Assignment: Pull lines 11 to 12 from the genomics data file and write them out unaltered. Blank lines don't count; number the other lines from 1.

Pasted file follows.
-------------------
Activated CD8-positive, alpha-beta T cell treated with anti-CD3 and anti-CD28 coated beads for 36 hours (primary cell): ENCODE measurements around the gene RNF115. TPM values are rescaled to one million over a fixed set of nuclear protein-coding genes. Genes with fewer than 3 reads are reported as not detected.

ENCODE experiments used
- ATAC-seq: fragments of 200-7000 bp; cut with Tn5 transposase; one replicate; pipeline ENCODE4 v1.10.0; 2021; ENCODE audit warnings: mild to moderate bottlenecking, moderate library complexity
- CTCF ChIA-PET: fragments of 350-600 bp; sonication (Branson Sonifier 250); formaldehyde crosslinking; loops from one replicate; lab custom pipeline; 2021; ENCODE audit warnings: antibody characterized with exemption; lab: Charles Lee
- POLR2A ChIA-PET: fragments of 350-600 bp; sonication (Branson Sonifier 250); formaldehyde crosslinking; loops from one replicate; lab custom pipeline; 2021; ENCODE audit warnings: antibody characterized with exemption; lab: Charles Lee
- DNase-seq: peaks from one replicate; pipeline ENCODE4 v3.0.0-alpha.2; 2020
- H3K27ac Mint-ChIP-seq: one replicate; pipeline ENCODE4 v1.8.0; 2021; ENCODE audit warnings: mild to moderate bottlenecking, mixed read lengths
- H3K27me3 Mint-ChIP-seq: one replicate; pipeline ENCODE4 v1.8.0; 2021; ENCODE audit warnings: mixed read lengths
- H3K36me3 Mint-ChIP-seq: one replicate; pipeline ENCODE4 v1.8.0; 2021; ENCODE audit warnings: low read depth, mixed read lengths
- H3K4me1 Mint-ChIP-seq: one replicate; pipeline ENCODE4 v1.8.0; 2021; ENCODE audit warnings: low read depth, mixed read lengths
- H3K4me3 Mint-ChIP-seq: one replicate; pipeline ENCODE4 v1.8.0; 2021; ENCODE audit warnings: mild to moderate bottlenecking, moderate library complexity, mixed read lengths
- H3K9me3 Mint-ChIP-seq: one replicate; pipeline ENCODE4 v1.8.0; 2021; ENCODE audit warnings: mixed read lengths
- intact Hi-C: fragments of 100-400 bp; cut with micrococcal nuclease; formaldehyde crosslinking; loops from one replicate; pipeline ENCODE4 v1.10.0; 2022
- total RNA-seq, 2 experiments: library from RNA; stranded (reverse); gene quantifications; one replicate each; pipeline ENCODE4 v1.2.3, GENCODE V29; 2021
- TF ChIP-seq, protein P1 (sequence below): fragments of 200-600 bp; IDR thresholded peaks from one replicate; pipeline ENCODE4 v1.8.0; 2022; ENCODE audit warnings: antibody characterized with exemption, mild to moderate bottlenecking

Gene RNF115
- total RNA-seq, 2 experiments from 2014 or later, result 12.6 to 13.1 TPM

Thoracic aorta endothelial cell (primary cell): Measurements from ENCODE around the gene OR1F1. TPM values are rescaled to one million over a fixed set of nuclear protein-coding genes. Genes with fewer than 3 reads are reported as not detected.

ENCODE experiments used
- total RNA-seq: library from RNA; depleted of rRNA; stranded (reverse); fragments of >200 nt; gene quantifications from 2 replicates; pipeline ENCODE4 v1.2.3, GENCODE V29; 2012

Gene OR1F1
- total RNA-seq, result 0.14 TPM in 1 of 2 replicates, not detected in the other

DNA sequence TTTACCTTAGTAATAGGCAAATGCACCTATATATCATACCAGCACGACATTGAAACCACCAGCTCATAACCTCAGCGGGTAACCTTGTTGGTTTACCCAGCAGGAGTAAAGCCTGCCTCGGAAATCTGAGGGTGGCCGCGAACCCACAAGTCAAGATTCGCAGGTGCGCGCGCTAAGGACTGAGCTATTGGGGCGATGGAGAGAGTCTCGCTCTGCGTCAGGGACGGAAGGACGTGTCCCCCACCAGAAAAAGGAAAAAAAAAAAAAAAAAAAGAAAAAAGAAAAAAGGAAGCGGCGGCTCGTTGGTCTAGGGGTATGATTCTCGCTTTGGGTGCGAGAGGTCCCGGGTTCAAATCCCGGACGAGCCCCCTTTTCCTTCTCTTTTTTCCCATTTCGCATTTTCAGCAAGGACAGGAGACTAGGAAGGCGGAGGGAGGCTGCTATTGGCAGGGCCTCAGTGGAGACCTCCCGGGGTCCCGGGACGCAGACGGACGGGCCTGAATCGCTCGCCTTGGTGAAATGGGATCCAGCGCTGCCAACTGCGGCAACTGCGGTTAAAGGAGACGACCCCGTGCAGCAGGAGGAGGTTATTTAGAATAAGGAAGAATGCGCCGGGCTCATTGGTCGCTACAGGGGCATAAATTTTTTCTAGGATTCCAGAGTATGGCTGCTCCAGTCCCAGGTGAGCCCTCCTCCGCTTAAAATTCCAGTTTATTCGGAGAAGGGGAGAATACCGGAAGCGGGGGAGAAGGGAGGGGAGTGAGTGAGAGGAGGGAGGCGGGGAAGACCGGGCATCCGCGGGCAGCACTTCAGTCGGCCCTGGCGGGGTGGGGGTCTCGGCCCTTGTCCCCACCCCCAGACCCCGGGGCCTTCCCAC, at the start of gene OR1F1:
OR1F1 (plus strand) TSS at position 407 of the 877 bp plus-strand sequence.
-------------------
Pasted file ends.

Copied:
- H3K4me3 Mint-ChIP-seq: one replicate; pipeline ENCODE4 v1.8.0; 2021; ENCODE audit warnings: mild to moderate bottlenecking, moderate library complexity, mixed read lengths
- H3K9me3 Mint-ChIP-seq: one replicate; pipeline ENCODE4 v1.8.0; 2021; ENCODE audit warnings: mixed read lengths